Pontus Plate, a long lost tectonic with a size at least a quarter of the modern Pacific Ocean, was discovered by geologists from pieces of evidences discovered in Palawan and Borneo. (Image from Ban de Lagemaat & Van Hinsbergen / Gondwana Research)

Geologists from Utrecht University in Netherlands are claiming to have discovered a massive, previously unknown tectonic plate based on the remnants found in the mountains of Borneo and Palawan.

The existence of the newfound tectonic plate, Pontus, named after the Greek sea deity, had long been hypothesized by geologists to be in the western Pacific region but lacked precise location data.

“Eleven years ago, we thought that the remnants of Pontus might lie in northern Japan, but we’ve since refuted that theory. It was only after Suzanna had systematically reconstructed half of the Ring of Fire mountain belts from Japan, through New Guinea, to New Zealand that the proposed Pontus plate revealed itself, and it included the rocks we studied on Borneo,” said Utrecht University Professor of Global Tectonics and Paleogeography Douwe van Hinsbergen.

Suzanna van de Lagemaat’s doctoral dissertation focused on reconstructing the movements of tectonic plates in the region stretching from Japan to New Zealand over the past 150 million years. Her reconstruction revealed a significant gap between the Australian, Eurasian, Indian, and Pacific Plates, raising questions about the existence of a missing tectonic plate to complete the puzzle.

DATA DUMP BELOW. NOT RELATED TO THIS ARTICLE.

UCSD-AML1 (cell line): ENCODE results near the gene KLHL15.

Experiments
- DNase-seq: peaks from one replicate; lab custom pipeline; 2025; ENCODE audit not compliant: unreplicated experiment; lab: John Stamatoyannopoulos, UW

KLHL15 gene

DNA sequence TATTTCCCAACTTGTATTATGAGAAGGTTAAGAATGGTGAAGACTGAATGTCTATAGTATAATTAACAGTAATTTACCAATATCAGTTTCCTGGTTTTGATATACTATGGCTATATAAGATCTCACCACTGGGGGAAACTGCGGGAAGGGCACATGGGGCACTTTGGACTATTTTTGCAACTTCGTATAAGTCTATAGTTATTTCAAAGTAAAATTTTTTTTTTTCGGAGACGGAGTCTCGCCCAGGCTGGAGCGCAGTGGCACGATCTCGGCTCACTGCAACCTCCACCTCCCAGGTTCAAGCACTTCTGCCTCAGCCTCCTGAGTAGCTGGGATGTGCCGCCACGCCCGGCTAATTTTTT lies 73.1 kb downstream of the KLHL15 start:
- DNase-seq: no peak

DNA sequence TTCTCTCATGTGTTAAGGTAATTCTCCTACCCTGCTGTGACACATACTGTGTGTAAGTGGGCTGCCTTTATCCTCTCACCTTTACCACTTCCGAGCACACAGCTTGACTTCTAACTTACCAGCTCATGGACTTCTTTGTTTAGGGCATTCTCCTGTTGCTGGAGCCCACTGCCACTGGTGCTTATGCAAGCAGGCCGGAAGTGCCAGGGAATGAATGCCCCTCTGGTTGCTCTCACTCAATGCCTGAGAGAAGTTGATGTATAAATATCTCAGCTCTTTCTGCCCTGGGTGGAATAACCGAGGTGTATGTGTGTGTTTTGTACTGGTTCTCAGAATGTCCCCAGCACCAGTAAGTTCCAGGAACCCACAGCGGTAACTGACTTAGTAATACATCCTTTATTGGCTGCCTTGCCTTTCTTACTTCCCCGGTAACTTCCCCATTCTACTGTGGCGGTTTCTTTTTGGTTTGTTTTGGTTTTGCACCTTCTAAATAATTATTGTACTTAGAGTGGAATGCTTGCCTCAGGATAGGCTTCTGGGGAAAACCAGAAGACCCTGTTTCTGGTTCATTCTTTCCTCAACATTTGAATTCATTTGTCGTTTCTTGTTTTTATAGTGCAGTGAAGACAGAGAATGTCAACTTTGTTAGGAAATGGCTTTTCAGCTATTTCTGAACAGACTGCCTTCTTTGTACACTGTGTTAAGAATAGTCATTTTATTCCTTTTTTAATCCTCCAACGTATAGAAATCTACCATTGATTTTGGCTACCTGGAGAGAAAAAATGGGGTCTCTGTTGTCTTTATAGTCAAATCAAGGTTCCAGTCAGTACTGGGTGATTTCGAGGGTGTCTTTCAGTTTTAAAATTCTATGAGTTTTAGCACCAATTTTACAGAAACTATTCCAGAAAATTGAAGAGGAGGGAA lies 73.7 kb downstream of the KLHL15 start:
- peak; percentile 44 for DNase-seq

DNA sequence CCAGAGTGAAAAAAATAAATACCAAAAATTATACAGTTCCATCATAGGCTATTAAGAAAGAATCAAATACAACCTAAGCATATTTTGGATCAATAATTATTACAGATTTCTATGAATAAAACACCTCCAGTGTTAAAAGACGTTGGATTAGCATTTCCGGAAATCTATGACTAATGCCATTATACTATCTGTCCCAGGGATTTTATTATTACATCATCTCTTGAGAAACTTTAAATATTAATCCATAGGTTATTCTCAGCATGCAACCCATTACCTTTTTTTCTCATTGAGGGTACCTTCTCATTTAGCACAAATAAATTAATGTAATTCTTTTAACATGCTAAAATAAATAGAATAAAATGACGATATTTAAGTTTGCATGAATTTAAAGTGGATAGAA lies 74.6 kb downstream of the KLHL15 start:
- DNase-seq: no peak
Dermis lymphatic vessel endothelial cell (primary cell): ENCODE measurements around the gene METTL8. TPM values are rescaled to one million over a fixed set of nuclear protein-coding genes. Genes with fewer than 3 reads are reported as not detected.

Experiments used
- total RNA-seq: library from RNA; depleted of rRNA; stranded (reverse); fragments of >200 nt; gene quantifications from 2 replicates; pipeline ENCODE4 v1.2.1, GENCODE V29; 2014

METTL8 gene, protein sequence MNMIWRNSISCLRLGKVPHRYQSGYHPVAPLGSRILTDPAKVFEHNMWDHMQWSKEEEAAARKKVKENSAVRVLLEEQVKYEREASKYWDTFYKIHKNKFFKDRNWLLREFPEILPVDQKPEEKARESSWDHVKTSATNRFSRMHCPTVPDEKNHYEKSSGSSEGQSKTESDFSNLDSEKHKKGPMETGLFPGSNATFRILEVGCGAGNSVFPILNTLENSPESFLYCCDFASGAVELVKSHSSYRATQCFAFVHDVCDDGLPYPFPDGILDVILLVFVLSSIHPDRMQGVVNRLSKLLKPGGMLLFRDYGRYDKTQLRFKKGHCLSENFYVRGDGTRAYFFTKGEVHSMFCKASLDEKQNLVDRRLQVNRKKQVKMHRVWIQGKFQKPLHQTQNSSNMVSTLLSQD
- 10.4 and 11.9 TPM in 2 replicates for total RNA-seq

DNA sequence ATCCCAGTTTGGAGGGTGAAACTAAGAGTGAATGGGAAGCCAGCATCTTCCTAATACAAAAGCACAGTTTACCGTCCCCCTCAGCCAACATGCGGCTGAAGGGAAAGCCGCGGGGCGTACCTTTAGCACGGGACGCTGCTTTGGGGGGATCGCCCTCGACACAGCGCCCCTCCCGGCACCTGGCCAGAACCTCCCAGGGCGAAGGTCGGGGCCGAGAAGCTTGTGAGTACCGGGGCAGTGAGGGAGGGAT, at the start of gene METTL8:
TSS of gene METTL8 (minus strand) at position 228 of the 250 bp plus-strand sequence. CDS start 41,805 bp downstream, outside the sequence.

Blending computer simulations and conducting field research across diverse terrains, including the mountainous regions of Japan, New Zealand, New Guinea, Borneo, and Southern Palawan in the Philippines, Van de Lagemaat discovered the existence of another tectonic plate that once covered approximately a quarter of the modern Pacific Ocean’s size around 150 million years ago.

A video reconstruction of the Pontis Plate based on the dissertation of Suzanna van de Lagemaat. (Video from Gondwana Research)

The rocks discovered in Borneo and Palawan confirmed the existence of the Pontus Plate.

As tectonic forces pushed the paleo-Pacific westward, the Pontus Plate eventually subducted beneath the Eurasian Plate, and fragments of its seafloor were thrust onto land, forming part of the mountain ranges we see today.

Geologist Suzanna van de Lagemaat from Utrecht University conducts field study in Palawan and Borneo. (Photo from Suzanna van de Lagemaat)

“We also conducted field work on northern Borneo, where we found the most important piece of the puzzle. We thought we were dealing with relics of a lost plate that we already knew about. But our magnetic lab research on those rocks indicated that our finds were originally from much farther north, and had to be remnants of a different, previously unknown plate,” Van de Lagemaat said

This discovery not only contributes to our understanding of Earth’s geological history but also highlights the unique geological context of the Palawan and the Philippines, where parts of the Pontus Plate were found.

“The Philippines occupies an intricate intersection of various tectonic plate systems. The region predominantly comprises oceanic crust, yet some fragments emerge above sea level, displaying rocks of varying ages,” she said.